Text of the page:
For truly transformative M&A – the type that seizes on market opportunity, becomes a competitive differentiator and lends itself to business-model improvement – companies need to look no further than the M&A activity of the world’s most dominant technology players.
Information Technology within companies has moved from a position in which it is seen as a cost to one in which it is seen as an asset. In the digital era, in which customers increasingly expect service anytime, anywhere, IT is at the core of meeting and exceeding customer expectations. Consequently, the IT integration aspects of M&A are becoming increasingly important.
On May 25th, 2018, the major data privacy legislation known as General Data Protection Regulation (GDPR) takes effect. GDPR introduces substantial changes to existing European Union privacy laws and provides a regulatory framework for the treatment of personal data belonging to EU citizens. Given the linkage between personal data exchange and M&A transaction activity, teams engaged in deal making need to understand the implications to their due diligence and transaction processes.
We are excited to have partnered with Peter Zink Secher, author of The M&A Formula, to introduce The Goldman Gates Deal Scoring Tool. In The M&A Formula, this tool is a way to screen targets and make a quick 'Go' or 'No Go' decision. Peter discusses his Formula and the Goldman Gates model in our recent webinar.
Few industries are undergoing shifts and transformation the way retail banking is today. An industry that, for decades, has struggled under the burden of regulation, complexity and legacy systems – appears poised to emerge. As technology increasingly becomes an enabler of better customer experience and more efficient operations, the sector is on the cusp of transformation. Transformation is not easy, however, and the growing pains are real. Banks are being stretched by the forcefulness and breadth of change - in addition to customer demands. Executive leadership must contend on multiple fronts. And the change is multi-faceted change too – evolving categorically with technology, customer service, demographic, behavioral and regulatory implications.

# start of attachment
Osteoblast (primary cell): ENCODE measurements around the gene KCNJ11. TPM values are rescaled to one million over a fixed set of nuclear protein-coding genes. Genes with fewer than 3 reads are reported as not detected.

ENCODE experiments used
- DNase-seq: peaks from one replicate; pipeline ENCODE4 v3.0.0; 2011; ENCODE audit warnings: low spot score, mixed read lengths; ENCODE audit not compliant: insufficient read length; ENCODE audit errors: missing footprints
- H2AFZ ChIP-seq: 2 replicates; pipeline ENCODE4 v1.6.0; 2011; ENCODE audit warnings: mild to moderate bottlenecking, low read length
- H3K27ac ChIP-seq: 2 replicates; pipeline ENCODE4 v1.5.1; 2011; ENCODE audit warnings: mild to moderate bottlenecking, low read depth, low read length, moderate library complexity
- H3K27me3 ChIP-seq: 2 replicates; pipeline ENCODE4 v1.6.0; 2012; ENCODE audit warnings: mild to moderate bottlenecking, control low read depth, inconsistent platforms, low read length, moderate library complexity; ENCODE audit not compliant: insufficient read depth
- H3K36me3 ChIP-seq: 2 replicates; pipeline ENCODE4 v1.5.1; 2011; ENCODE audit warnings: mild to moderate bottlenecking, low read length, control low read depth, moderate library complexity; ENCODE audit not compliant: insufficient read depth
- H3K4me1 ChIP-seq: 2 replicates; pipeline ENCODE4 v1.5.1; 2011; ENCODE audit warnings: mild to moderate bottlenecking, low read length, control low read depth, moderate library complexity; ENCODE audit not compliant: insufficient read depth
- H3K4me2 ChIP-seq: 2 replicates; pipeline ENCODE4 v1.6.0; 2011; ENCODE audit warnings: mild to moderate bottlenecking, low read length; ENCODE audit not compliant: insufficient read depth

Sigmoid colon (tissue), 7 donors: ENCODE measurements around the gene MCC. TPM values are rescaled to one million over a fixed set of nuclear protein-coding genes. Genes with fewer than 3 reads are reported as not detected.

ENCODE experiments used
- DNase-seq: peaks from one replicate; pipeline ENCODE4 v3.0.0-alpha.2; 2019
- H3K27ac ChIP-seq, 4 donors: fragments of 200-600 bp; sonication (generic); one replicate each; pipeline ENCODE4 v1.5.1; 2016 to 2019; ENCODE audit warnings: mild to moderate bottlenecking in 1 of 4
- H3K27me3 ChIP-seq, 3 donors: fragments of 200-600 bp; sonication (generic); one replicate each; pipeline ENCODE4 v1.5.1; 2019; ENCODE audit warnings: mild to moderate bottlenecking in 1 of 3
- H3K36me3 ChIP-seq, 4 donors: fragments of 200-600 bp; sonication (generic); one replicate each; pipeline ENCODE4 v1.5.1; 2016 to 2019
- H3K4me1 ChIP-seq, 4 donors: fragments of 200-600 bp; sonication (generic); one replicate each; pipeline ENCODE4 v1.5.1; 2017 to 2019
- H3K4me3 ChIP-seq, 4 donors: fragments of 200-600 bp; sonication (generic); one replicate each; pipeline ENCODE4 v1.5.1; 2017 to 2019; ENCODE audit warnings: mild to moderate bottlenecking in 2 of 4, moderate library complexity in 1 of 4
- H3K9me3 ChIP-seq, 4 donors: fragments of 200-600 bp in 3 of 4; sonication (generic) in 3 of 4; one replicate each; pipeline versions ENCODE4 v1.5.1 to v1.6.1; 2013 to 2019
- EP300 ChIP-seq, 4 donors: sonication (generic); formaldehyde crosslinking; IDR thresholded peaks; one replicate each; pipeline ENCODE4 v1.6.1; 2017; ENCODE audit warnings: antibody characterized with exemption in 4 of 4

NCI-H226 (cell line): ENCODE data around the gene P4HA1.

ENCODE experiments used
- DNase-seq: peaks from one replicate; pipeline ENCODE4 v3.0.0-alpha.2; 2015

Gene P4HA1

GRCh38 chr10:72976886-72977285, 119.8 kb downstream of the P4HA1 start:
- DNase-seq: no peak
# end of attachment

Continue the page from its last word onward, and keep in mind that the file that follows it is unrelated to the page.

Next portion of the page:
Whether the objective is obtaining a new business unit by acquisition or merger, re-organizing different divisions of a company or building up an in-depth partnership, a successful integration can be a challenge. Creating an operative base to reach strategic M&A goals may take a long time – indeed, integration processes often take much longer than expected, causing frustration and requiring patience from both parties.
The impetus for corporate venturing is obvious: a corporation’s investment in startup companies can create new means to drive growth, financial return and advance strategic priorities.
Technological advancement is changing the way companies compete. The torrid pace of innovation requires commitment to digital transformation in a way that few companies can keep up with using internal capabilities alone. This is why M&A transaction rates continue to climb - see here. Companies with well-oiled deal processes find that these campaigns safeguard and advance their business models, while keeping them at the forefront of industry leadership.
First, the bad news. HBR cites research suggesting that 60% of significant mergers actually destroy shareholder value. Other published research notes deal failure rates of anywhere between 50% and 85%. One KPMG study found that 83% of deals were unsuccessful in delivering any discernible business benefit. While a separate study by A.T. Kearney concluded that total returns on M&A were negative (source).
For many companies, M&A pipeline management is a misnomer. The term suggests an organized, collaborative and efficient evaluation of targets. In reality, it often resembles a clumsy lurch through the deal process where companies are left hoping that value awaits on the other side.